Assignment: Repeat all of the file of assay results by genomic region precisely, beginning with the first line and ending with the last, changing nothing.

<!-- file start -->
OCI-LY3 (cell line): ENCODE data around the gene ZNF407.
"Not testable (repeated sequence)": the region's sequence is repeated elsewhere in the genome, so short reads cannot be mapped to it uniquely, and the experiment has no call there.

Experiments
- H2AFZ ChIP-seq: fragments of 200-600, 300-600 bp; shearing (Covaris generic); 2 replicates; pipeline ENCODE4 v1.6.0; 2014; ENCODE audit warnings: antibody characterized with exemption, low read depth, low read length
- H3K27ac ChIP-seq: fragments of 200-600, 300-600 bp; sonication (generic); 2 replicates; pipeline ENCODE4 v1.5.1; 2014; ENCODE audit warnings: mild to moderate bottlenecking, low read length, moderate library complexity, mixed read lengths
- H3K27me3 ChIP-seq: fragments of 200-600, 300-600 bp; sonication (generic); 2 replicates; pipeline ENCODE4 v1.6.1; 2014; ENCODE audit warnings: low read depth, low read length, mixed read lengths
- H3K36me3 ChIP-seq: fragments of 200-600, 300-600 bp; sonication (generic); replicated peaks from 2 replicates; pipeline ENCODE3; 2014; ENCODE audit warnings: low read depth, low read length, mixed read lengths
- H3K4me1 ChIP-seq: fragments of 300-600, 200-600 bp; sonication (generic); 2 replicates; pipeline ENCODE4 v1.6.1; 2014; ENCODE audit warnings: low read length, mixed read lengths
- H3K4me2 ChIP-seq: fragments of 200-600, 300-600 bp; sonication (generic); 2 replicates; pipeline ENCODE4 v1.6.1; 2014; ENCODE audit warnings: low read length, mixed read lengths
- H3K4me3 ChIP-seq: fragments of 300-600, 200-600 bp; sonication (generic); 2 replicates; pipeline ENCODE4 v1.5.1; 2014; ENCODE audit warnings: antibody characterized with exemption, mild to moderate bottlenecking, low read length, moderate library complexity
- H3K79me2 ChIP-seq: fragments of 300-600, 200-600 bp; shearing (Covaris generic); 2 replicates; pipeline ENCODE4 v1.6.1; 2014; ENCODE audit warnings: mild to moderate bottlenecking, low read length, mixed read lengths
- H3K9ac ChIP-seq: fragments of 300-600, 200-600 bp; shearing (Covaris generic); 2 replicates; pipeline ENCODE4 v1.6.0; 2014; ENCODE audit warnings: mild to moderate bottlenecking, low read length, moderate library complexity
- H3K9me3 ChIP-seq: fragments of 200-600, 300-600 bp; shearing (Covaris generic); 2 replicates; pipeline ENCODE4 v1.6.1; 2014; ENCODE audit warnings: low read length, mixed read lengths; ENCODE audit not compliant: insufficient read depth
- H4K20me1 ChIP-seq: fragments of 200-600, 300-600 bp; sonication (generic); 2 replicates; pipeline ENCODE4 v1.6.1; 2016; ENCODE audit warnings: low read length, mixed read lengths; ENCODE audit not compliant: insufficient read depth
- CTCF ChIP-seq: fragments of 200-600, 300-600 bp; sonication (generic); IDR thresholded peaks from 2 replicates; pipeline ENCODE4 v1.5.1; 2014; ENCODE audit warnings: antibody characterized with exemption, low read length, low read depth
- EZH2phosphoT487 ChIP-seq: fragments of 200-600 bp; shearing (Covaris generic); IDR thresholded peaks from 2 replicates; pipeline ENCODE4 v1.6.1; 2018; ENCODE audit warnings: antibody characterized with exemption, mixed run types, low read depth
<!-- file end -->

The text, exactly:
OCI-LY3 (cell line): ENCODE data around the gene ZNF407.
"Not testable (repeated sequence)": the region's sequence is repeated elsewhere in the genome, so short reads cannot be mapped to it uniquely, and the experiment has no call there.

Experiments
- H2AFZ ChIP-seq: fragments of 200-600, 300-600 bp; shearing (Covaris generic); 2 replicates; pipeline ENCODE4 v1.6.0; 2014; ENCODE audit warnings: antibody characterized with exemption, low read depth, low read length
- H3K27ac ChIP-seq: fragments of 200-600, 300-600 bp; sonication (generic); 2 replicates; pipeline ENCODE4 v1.5.1; 2014; ENCODE audit warnings: mild to moderate bottlenecking, low read length, moderate library complexity, mixed read lengths
- H3K27me3 ChIP-seq: fragments of 200-600, 300-600 bp; sonication (generic); 2 replicates; pipeline ENCODE4 v1.6.1; 2014; ENCODE audit warnings: low read depth, low read length, mixed read lengths
- H3K36me3 ChIP-seq: fragments of 200-600, 300-600 bp; sonication (generic); replicated peaks from 2 replicates; pipeline ENCODE3; 2014; ENCODE audit warnings: low read depth, low read length, mixed read lengths
- H3K4me1 ChIP-seq: fragments of 300-600, 200-600 bp; sonication (generic); 2 replicates; pipeline ENCODE4 v1.6.1; 2014; ENCODE audit warnings: low read length, mixed read lengths
- H3K4me2 ChIP-seq: fragments of 200-600, 300-600 bp; sonication (generic); 2 replicates; pipeline ENCODE4 v1.6.1; 2014; ENCODE audit warnings: low read length, mixed read lengths
- H3K4me3 ChIP-seq: fragments of 300-600, 200-600 bp; sonication (generic); 2 replicates; pipeline ENCODE4 v1.5.1; 2014; ENCODE audit warnings: antibody characterized with exemption, mild to moderate bottlenecking, low read length, moderate library complexity
- H3K79me2 ChIP-seq: fragments of 300-600, 200-600 bp; shearing (Covaris generic); 2 replicates; pipeline ENCODE4 v1.6.1; 2014; ENCODE audit warnings: mild to moderate bottlenecking, low read length, mixed read lengths
- H3K9ac ChIP-seq: fragments of 300-600, 200-600 bp; shearing (Covaris generic); 2 replicates; pipeline ENCODE4 v1.6.0; 2014; ENCODE audit warnings: mild to moderate bottlenecking, low read length, moderate library complexity
- H3K9me3 ChIP-seq: fragments of 200-600, 300-600 bp; shearing (Covaris generic); 2 replicates; pipeline ENCODE4 v1.6.1; 2014; ENCODE audit warnings: low read length, mixed read lengths; ENCODE audit not compliant: insufficient read depth
- H4K20me1 ChIP-seq: fragments of 200-600, 300-600 bp; sonication (generic); 2 replicates; pipeline ENCODE4 v1.6.1; 2016; ENCODE audit warnings: low read length, mixed read lengths; ENCODE audit not compliant: insufficient read depth
- CTCF ChIP-seq: fragments of 200-600, 300-600 bp; sonication (generic); IDR thresholded peaks from 2 replicates; pipeline ENCODE4 v1.5.1; 2014; ENCODE audit warnings: antibody characterized with exemption, low read length, low read depth
- EZH2phosphoT487 ChIP-seq: fragments of 200-600 bp; shearing (Covaris generic); IDR thresholded peaks from 2 replicates; pipeline ENCODE4 v1.6.1; 2018; ENCODE audit warnings: antibody characterized with exemption, mixed run types, low read depth